Sunday, January 22, 2017

The Sancta Memoria of a Blog

This blog was begun almost nine years ago as a light-hearted quick take on the state of urbanism of the last decade. But in quick time, it became my outlet to ruminate on foundations of urban design theory. Most of that attention looked not at present events and trajectories in urban design but at the past, sometimes the ancient one.

When I was at the cusp of theoretical transitions and using the blog as a forum of sorts with other bloggers I regularly interacted with, I was regularly churning out material that would take me weeks to frame and research and days to draft and re-draft. I would say that writing heyday on this blog was during those shaky years from 2009 to 2011, following the housing collapse and recession that rocked the architectural and planning professions. The crisis forced much invention in the planning and urban design world, and it was a kind of crucible that made my thought take a sober turn to questions of organized city building. (This happened not just to me, for that crisis generated the best thinking after Jane Jacobs on urbanism out there. The humility of the Strong Towns organization's thinking and, closely aligned, the "Lean" and "Tactical" approaches of urbanism are among the best creations of what that new alacrity in thought produced.)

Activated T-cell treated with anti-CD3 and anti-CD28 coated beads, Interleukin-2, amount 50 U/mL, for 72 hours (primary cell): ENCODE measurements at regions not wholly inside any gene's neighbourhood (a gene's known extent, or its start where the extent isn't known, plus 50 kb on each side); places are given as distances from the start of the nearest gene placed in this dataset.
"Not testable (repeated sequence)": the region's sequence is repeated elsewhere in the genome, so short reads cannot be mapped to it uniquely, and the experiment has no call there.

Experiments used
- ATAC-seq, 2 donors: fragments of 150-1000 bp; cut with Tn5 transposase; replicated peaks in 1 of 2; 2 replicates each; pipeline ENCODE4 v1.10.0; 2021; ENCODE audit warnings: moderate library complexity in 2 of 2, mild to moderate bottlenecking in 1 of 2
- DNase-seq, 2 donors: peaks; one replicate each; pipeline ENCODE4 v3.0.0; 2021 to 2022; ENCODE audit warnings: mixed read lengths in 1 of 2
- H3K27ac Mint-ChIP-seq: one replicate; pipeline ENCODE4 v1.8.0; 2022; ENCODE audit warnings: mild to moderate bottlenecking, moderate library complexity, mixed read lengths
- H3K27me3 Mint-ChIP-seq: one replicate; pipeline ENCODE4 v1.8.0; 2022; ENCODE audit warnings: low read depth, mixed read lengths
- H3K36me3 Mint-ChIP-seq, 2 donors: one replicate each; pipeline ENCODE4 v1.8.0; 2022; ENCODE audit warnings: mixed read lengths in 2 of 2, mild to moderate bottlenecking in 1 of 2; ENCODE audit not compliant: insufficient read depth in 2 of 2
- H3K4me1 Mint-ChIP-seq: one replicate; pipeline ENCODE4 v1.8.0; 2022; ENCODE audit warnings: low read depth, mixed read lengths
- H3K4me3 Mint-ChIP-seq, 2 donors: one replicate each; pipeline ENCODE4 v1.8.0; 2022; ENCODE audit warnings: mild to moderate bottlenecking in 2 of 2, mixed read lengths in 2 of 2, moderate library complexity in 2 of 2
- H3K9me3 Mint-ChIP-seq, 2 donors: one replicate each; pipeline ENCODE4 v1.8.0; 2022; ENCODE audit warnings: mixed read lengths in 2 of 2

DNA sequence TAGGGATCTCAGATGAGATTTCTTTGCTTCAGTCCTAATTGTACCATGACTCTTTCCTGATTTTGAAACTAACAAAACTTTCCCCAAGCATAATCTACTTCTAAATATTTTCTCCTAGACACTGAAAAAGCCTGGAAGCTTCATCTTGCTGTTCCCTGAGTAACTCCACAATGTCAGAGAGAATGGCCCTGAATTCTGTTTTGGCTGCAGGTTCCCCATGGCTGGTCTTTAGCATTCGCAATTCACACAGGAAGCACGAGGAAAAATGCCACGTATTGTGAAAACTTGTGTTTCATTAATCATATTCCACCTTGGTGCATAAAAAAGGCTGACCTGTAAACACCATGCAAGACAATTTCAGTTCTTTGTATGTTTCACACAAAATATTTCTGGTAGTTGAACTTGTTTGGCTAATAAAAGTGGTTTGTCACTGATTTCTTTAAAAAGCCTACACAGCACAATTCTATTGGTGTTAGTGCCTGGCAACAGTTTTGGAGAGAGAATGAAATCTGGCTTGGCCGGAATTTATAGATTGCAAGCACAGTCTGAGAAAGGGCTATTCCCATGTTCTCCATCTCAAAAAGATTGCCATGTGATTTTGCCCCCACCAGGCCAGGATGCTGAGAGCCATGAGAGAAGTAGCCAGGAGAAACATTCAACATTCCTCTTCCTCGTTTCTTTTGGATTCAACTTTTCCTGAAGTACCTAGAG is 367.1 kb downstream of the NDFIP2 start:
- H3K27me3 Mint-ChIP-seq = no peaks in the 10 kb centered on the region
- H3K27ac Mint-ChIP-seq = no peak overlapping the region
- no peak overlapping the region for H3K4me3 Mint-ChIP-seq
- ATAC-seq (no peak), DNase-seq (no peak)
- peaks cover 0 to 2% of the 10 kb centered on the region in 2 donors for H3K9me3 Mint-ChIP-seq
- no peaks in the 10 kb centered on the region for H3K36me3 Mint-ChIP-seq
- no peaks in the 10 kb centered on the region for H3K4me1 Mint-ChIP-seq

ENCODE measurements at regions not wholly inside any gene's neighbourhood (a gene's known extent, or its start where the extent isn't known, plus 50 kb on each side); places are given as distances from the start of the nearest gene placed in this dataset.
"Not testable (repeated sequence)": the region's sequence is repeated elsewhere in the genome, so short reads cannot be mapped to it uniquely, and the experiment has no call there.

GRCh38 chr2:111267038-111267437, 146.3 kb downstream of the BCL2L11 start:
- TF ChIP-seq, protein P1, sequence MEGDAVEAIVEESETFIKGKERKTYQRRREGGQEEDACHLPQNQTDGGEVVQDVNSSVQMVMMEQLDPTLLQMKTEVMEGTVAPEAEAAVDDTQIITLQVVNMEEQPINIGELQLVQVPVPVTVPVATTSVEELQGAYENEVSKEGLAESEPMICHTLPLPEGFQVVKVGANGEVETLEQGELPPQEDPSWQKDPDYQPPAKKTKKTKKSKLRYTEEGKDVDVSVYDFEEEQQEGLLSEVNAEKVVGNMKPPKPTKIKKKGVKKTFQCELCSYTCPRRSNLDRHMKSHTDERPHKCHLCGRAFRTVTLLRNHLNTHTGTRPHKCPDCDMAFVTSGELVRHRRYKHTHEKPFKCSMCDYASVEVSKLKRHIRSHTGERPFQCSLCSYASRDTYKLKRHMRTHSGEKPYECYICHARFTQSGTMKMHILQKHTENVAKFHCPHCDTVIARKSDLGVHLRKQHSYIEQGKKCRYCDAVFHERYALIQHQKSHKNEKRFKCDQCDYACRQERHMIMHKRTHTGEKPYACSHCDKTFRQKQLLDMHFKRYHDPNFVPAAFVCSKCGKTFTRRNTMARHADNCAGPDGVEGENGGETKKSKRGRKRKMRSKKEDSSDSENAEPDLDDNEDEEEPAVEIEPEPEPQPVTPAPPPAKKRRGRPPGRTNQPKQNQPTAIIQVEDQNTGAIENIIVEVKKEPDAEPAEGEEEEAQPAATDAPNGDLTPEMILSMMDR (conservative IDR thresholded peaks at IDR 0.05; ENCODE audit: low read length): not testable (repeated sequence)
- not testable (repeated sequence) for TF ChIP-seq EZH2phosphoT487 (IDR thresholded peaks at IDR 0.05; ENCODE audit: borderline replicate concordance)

My wedding in Chippewa Square
In 2012, my attention to the blog largely vaporized as I became very engaged in the event asset planning for Obama's 2012 Democratic National Convention, an experience that carried me more deeply into community work, which commanded not just my personal endeavors but my intellectual paths of discovery. Blogging about those things was untenable, even though the medium is in some ways more appropriate. I thought about blogging about that work of course, yet, somehow, blogging about that stuff seemed a disconnect from the nature of trust-building and situated work. Also, I just could not justify the extra cost to my personal time and relationships. To which point, I should add not incidentally, I finally got married last year. Note not a single post on Proper Scale since November 2014, the month I began courting my wife, Megan, in earnest. I got wed to this wonderful woman in, where else?... Savannah's Chippewa Square. Yes, at the heart of the Historic District and at the foot of James Oglethorpe's statue, a place meaningful to me partly because of my work for this very blog.

But since 2012, the blog has had a second life for me.

I can probably recount many of my blog posts from 2010 to 2011 to you from memory. That is partly the consequence of the nature of writing something that has become so meaningful to my personal and professional life. The blog posting drove me to realizations about the city that are irreplaceable in value, to which I keep returning in my thought and practice. Indeed, I find myself often linking to my posts in explaining things to others, and so the posts have become an inventive armature for my work and thinking. I often reread my posts to think anew about the topics that composed them.